Students will be able to explore the two types of division (sharing or partitioning and splitting a collection) through group work and story problems.

Students' understanding of division is stronger when they can see the connections between sharing and grouping through problem solving situations.

In the last few weeks, we have been working out of our text book “My Math” by McGraw-Hill. We have focused on relating division to multiplication through factor families and introducing the terms *unknown*, or missing value, and *variable, *a letter replacing a number (MP6). Our text book is wonderful for working students through repeated algorithmic practice (MP7). I started the division unit with the text book instead of collaborative group work because it is important for the students to know their multiplication facts and the relationship between multiplication and division (5.NBT.6).

40 minutes

It’s important to know there are two types of division problems. The first is sharing or partitioning. This is dividing a collection of objects into a given number of equal parts. An example would be if a student had twelve candies and they wanted to give them equally to three friends. 12 ÷ 3 = 4, each friend gets 4 candies.

The second type of division is grouping or splitting a collection of objects into groups of a known size. How many 15 cent pencils can be bought with $5.00.

Tell the following story: *Four friends were playing on the basketball court before school and found a $10.00 bill. They asked the person on duty if they could take it to the office. When they gave the $10.00 to the secretary she told them she would try to find out who lost the money, but if she could not find the owner, the money is theirs. A week later, the secretary called the four students back to the office and told them no one claimed the money. Before they could have it, though, they had to figure out how to share it equally among the four of them.* (5.NBT.6).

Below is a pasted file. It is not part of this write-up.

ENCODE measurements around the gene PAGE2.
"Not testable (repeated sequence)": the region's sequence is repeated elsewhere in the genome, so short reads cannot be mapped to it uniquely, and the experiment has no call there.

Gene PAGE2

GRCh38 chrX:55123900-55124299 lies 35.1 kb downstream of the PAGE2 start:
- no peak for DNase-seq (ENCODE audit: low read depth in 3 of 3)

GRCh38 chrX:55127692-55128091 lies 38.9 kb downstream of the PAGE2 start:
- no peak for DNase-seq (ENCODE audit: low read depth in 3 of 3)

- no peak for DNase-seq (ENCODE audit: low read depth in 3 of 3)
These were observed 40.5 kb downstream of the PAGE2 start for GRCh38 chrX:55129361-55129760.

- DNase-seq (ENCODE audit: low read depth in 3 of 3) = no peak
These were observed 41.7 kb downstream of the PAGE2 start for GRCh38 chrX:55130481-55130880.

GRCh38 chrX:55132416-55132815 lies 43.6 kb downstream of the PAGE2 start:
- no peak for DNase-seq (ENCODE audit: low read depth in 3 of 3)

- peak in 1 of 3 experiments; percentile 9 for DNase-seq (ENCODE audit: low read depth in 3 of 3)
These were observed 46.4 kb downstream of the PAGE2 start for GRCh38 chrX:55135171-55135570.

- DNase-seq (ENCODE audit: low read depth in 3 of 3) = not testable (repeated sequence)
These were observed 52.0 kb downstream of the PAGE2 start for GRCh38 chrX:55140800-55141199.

Have the students work together to solve the problem, record their solutions and show/explain their thinking (MP6). For those groups who finish, I have them solve a similar problem with remainders. For example: *Four students found $1.50 on the playground. How much would each get if they shared it equally?*

After the students have finished, have them share their solutions while you write math problems on the board. Adding the decimals in afterward – student will get used to seeing the decimals in with money - building prior knowledge for a unit on decimals.

Continue on with more division stories, relating the topics to things students could find in the school or related to their life outside of school – changing the divisors. For example, *Paulina came back from South Africa with 100 pieces of candy to share, how many pieces of candy will each student get? Mrs. Skinner ordered 250 pencils; if each student gets two pencils a week how long will the pencils last? **If the entire class goes to Dawson’s birthday party and there were six pizzas with ten slices each, how many slices will each student get? *

5 minutes

It is important for student to reflect on their learning. This increases the retention of what they learned, and acts as that inner voice that gets students to recognize their thinking while engaged in mathematical practices.

Ask students two questions:

1. Which problems were sharing problems and which problems were grouping problems? *(reflection on the two types of division)*

2. What helped you do the math? *(reflection on thinking skills)*

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